Article as first appeared in Electronic Engineering Times magazine
Monday July, 8, 1996 Issue 909
As process technology marches inexorably forward, DRAMs and microprocessors are ramping in 0.35-micron CMOS. ASICs and FPGAs are moving into various 0.6- to 0.5-micron processes. Gallium arsenide is consolidating its hold on 2-GHz communications. And the latest thing in high-end audio design is----vacuum tubes? Paradoxical as it might seem, those mammoth, glowing artifacts of the days of Lee DeForest are once again a---ahem---hot item. Collectors scour garage sales, paying hundreds of dollars for the rusting hulks of consumer amps that have lain in attics for decades. Sleuths seek out unused inventories of tubes left over from shuttered repair shops, abandoned hobbies, even military-surplus stores. But the tube movement is far from just a historical retrospective. Designers are turning out tube amplifier designs in numbers not seen since the 1950s. Prices range from thousands of dollars to tens of thousands for high-powered, single-channel power amps. The designs are fueling a demand for new tubes-a critical problem in the United States, where the last tube manufacturers shut down decades ago. So distributors are courting tube makers in Eastern Europe, the former Soviet Union and the People's Republic of China to supply copies of classic vacuum-tube types. Rare, unused original tubes sell for more than the equipment for which they were built.
Bowing before the inevitable, Western Electric has restarted manufacture of one of the oldest and most beloved--or despised, if you had to design with it--tubes, the 300B triode.
Pursuing the Inevitable
What is going on here? A generation ago audio designers fled the power, heat, reliability, distortion and noise problems of tubes to embrace transistors. Perhaps that first hug for germanium power transistors wasn't a long-lasting clinch, but soon modern hi-fi equipment was, by definition, transistor equipment. "Solid state" became a code phrase for quality. Transistorized preamps reached levels of distortion and signal-to-noise ratios (S/N) unimaginable in the tube days. And amps' power levels soared.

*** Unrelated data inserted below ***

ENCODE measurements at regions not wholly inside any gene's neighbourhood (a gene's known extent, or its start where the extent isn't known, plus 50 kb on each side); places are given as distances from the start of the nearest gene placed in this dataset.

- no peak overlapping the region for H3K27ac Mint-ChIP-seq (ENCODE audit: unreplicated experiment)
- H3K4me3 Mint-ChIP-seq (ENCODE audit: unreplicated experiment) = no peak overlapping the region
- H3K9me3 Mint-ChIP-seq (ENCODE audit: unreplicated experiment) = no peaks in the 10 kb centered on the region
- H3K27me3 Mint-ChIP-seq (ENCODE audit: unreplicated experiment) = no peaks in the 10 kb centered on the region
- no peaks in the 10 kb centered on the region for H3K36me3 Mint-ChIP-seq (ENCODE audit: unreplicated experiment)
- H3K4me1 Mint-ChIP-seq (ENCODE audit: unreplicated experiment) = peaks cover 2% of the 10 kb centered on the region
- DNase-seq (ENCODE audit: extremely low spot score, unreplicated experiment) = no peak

But somehow a quiet, contrarian voice persisted. Some audiophiles kept their beloved vacuum-tube gear, for sentimental or financial reasons, or just because they insisted, in the face of evidence to the contrary, that the tube stuff sounded better. Over time, the voices grew in number. And just as the pursuit of power for power's sake was reaching its screeching peak in the 1980s, some serious and respected sound critics began to say that the solid-state emperor had very skimpy underwear. Today, the cream of the audiophile community--those fortunate few who can afford to spend the price of a Jaguar for a stereo--take it for granted that an expensive line stage, power amp or even digital-to-analog converter will use vacuum tubes, not transistors. A Usenet group, rec.audio.tubes, is devoted to the faith. There is even, according to the World Wide Web, an Oregon Triode Society dedicated to the appreciation of simple amplifiers made from triode tubes.